While Marriage Equality Was Being Debated, The Drug-Testing-For-Welfare Trial Suffered A Major Blow

    As the Liberal party room had another emergency meeting on marriage equality, Labor said it wouldn't support the government's controversial trial.

    The government's drug-testing-for-welfare-recipients trial has suffered a major setback after Labor declared it wouldn't support legislation for the program.

    Joe Raedle / Getty Images

    The urine and saliva tests for new welfare recipients became the biggest story for the government coming out of the federal budget earlier this year, despite similar programs being abandoned in Canada and the UK.

    Treasurer Scott Morrison told BuzzFeed News the government would use tests of toilet water to decide where to have the trial, picking three locations across the country where drug use is high.

    On Monday, as Liberal Party MPs held an emergency meeting to debate the way forward on marriage equality, Labor quietly announced it wouldn't be supporting the drug testing trial.

    Labor's caucus decided to vote against the legislation needed for the trial, with shadow social services minister Jenny Macklin telling BuzzFeed News it had listened to experts on the issue.

    "We have carefully listened to the serious concerns of health experts, addiction medicine specialists and community organisations including: The Australian Medical Association; The Royal Australasian College of Physicians (RACP); St Vincent’s Health; Rural Doctors Association of Australia; Harm Reduction Australia; The Penington Institute, The Australian Drug Law Reform Foundation; National Drug and Research Centre; Australian Council of Social Service; Uniting Care Australia; Homelessness Australia; and St Vincent de Paul Society," Macklin said in a statement.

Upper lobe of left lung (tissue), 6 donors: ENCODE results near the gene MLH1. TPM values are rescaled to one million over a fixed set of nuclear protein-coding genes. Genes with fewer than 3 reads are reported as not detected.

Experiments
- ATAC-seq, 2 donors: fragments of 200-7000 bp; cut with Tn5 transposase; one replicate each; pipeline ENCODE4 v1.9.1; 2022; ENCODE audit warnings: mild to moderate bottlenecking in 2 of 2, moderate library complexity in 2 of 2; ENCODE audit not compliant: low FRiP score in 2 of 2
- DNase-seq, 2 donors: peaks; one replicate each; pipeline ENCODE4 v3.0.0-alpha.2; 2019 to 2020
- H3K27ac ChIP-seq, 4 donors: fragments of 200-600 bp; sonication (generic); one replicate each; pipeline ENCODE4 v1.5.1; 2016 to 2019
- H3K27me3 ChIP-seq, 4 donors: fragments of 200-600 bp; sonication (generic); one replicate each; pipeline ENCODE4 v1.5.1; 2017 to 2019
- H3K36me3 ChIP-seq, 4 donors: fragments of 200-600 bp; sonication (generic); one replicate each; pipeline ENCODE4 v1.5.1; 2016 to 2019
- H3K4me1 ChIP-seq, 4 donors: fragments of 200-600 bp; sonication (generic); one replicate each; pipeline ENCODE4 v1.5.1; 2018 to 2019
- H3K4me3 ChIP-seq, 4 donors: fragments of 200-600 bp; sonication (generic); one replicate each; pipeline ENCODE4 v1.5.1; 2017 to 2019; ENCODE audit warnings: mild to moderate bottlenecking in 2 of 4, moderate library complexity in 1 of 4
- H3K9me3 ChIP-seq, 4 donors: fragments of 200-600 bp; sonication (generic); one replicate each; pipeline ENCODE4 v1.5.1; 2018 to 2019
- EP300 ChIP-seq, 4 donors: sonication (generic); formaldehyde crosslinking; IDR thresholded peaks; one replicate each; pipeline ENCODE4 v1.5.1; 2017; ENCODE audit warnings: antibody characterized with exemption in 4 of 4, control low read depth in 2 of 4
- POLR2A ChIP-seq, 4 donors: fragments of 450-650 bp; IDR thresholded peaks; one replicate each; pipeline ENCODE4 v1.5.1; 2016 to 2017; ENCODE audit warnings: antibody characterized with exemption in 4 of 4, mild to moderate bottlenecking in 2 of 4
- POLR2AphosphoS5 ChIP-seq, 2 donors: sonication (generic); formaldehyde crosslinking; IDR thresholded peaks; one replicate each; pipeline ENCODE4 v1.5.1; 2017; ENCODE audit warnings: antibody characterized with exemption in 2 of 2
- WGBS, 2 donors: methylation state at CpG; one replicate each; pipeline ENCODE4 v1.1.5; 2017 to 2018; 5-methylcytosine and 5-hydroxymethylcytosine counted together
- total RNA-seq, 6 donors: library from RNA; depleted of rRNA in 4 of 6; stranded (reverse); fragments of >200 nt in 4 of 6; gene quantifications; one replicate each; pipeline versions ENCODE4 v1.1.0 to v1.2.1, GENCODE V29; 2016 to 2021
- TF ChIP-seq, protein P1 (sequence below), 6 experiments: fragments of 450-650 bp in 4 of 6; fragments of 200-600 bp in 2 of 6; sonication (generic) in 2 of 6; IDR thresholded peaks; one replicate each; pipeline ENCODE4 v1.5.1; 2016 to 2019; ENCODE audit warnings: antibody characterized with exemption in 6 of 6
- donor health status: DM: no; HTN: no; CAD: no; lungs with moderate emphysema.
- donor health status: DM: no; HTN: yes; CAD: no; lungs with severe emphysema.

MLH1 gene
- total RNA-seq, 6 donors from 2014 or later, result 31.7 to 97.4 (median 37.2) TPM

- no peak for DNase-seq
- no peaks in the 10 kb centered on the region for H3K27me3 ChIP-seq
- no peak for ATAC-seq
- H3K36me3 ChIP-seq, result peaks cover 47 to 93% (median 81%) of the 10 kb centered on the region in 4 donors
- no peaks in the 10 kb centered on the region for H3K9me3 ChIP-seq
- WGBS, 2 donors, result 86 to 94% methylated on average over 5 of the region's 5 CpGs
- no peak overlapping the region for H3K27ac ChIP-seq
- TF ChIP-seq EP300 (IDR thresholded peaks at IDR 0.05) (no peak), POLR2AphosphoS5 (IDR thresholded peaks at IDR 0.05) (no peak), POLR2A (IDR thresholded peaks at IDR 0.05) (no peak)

"Health experts and community organisations have said clearly that they oppose the Turnbull Government’s ill-conceived drug testing trial."

    With the Greens also suggesting its senators will vote against, the government will likely need the support of the Xenophon Team's MPs to pass a bill for the trial in the Upper House.

    Xenophon told BuzzFeed News he'll need to see the details before deciding which way to vote.

    "Open to proposal, subject to seeing details and safeguards and, of course, discussion with colleagues."

    Mark Di Stefano is a media and politics correspondent for BuzzFeed News and is based in London.

    Contact Mark Di Stefano at mark.distefano@buzzfeed.com.

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